And then darkness would fall, like a grand piano pushed from some adjacent roof, as soon as clocks struck 16:30. By the late afternoon, my home of Manhattan would dissolve into vertical strings of lights in the distance, separated from me by the abyssal darkness of the Hudson River. Painted black like the sky.
Within that first week, the fear of starting a career with my thrice-divorced Dad (and a fourth in progress), provoked a sort of crisis of faith, which I had never suffered previously. All of a sudden, sitting in that forlorn office one evening after everyone had left that first month, I wondered how I was going to support myself in the event everything were to go South. The roar of the soul grinder outside the sliding doors, the deep inky darkness of the January dusk, and the potential of a family business catastrophe – all of it broadsided me all at once and I felt like I had stepped into a void.
Dark clouds filled the room. The grimy white splotches on the carpet turned gray, fast being subsumed by the black. I felt like I was 2,000 light-years from home, completely vulnerable and solitary in that darkness. I put my head down on the desk and began to weep in deep, profound sobs. No hope. Only nothing.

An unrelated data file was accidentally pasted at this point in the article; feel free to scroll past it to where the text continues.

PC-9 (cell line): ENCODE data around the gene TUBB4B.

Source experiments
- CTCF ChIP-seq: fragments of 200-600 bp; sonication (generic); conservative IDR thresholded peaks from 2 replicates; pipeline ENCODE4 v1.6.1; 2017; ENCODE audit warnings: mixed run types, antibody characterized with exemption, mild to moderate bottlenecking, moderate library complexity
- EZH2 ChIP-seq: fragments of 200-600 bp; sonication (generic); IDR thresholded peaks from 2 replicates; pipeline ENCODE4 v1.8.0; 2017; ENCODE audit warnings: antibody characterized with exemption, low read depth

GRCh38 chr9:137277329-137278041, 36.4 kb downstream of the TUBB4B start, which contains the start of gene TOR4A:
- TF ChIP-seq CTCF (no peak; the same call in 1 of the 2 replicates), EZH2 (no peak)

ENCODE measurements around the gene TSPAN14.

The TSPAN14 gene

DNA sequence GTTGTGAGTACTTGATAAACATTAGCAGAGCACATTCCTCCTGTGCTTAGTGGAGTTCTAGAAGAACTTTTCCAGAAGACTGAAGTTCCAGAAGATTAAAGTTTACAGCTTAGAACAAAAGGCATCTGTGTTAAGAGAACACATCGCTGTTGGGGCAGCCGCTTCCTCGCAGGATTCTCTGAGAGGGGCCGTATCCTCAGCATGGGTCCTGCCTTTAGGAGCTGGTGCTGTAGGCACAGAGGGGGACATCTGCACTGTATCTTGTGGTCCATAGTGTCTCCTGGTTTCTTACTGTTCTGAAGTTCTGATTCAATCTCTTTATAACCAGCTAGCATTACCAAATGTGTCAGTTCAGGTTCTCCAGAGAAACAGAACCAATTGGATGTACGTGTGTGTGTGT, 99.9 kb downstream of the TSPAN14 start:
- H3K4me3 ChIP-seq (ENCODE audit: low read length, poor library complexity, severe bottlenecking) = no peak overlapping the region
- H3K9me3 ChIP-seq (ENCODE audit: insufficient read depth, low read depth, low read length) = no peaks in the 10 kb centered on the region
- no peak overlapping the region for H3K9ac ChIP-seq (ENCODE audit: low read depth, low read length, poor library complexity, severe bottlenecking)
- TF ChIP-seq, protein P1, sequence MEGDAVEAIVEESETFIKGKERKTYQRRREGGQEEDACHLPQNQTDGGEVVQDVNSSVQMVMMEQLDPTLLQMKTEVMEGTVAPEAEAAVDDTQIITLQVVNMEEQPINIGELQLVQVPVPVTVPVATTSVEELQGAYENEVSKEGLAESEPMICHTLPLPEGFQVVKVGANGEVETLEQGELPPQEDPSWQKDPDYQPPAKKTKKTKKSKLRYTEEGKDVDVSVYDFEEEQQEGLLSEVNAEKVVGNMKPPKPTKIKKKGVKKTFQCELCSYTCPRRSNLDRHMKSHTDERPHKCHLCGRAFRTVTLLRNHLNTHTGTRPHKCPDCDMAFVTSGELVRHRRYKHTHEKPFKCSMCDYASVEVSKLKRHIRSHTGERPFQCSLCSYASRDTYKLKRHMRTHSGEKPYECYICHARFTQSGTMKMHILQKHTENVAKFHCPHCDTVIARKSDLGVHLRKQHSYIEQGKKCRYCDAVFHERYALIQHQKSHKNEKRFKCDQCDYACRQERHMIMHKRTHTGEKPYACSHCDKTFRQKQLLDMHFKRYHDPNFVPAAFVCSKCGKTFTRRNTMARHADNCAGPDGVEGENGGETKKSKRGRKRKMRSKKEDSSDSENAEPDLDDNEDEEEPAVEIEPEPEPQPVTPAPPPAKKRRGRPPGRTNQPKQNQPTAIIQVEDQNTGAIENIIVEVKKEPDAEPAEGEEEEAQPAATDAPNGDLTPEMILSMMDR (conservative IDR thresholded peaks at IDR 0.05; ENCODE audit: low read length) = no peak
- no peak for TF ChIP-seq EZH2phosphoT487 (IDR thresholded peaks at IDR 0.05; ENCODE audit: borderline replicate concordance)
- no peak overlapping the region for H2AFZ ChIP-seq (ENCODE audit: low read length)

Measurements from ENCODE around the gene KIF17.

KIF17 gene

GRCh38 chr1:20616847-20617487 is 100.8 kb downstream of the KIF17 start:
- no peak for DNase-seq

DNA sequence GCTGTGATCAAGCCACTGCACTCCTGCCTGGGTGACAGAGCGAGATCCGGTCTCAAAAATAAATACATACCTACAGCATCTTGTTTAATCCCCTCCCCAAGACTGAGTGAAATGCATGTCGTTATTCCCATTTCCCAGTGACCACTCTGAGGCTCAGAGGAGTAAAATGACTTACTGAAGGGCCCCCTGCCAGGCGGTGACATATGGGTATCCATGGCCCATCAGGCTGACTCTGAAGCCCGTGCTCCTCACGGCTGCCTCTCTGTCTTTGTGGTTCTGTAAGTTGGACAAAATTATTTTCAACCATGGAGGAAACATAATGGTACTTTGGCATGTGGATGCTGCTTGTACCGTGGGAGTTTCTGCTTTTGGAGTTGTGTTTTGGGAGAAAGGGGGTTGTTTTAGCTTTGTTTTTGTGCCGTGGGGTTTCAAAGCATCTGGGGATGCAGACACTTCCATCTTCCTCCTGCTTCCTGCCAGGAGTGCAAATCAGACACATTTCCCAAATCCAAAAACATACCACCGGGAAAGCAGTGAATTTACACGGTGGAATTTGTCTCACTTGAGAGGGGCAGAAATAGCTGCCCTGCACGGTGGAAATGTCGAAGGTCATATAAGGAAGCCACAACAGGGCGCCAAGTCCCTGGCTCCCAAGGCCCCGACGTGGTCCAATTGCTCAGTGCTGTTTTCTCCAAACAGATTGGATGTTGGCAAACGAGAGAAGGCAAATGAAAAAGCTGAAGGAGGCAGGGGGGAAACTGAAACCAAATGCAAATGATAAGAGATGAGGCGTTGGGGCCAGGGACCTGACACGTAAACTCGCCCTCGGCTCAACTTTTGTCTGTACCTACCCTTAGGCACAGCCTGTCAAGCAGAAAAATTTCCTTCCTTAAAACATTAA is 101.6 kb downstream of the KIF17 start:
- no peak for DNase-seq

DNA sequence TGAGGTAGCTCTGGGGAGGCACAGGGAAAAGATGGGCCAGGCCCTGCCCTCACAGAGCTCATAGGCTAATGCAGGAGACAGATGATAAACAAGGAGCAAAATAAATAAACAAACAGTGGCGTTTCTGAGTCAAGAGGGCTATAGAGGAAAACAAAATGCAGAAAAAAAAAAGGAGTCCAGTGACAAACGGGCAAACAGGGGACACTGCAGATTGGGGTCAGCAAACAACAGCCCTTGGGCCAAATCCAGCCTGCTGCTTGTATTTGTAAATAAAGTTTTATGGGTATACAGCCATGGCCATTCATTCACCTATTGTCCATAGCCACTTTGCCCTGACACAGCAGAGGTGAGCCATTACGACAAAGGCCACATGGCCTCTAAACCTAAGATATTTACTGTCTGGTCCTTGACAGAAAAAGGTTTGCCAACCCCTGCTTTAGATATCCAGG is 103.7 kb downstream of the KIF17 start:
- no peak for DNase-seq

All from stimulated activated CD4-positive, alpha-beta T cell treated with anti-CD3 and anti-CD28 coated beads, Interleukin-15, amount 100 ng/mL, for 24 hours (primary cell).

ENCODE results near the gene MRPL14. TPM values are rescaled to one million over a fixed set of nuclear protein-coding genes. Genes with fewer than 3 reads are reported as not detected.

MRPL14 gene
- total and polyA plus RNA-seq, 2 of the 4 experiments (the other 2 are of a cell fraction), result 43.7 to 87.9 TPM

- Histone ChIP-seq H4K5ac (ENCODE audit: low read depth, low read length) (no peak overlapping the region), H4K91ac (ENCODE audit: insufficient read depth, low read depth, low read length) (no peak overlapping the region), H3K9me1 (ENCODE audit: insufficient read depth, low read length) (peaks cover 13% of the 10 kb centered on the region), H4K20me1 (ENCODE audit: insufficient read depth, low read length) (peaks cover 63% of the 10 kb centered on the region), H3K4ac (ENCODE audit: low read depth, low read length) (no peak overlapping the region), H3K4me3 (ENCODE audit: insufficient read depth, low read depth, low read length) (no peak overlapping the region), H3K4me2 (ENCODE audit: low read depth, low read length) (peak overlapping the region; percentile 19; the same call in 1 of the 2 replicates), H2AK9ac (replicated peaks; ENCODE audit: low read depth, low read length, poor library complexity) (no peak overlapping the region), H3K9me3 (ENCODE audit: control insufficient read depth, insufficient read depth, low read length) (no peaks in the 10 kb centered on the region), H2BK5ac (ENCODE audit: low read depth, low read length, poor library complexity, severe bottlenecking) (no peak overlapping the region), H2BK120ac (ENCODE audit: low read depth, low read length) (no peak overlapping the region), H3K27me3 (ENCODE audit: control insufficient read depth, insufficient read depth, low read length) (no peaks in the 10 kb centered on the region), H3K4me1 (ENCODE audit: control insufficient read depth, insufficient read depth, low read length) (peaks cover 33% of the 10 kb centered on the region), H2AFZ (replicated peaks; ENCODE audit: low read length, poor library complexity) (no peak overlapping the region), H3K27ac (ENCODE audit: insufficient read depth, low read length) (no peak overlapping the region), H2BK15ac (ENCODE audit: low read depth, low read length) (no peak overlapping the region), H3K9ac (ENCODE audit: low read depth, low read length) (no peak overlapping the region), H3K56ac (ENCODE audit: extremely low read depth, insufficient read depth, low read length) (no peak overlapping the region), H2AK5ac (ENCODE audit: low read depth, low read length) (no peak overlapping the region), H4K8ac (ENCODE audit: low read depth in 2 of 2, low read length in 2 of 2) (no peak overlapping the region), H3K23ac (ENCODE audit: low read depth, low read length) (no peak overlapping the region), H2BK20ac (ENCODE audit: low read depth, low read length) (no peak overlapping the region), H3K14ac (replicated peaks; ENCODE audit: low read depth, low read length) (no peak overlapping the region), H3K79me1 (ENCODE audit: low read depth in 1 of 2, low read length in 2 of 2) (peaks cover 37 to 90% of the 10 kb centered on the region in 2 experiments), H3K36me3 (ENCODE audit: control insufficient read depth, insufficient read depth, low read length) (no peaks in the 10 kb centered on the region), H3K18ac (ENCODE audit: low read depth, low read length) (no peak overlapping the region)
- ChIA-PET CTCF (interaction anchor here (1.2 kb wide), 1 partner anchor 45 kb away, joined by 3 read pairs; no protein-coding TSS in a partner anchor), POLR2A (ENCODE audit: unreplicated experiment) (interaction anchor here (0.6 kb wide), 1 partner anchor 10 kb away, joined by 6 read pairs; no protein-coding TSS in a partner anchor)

Dad came down the stairs at that moment and saw me bawling there. “James, what’s wrong?” he asked, with a real and piercing concern. Somehow, hearing his voice pushed me into deeper distress. I was choked up and could barely speak. “Dad,” I sputtered, barely getting the words out, “I love you.” I couldn’t think of anything else to say.
Certainly, he was surprised to see me like that. I was astonished by my own sense of despair and hadn’t seen it coming. He rushed to embrace me, choking with emotion himself.
“James,” he said, tears streaming down his face as well, “I love you too.” Seeing him also upset like that pushed me further into teary convulsions. We cried together for a moment.
The darkness receded into the crevices around us. And outside, that Grand Piano was stealthily lifted from the ground and put back on some nearby roof, ready to play a flying symphony for us in the not too distant future.
As frequently heard on Game of Thrones: Jon Snow, you know nothing!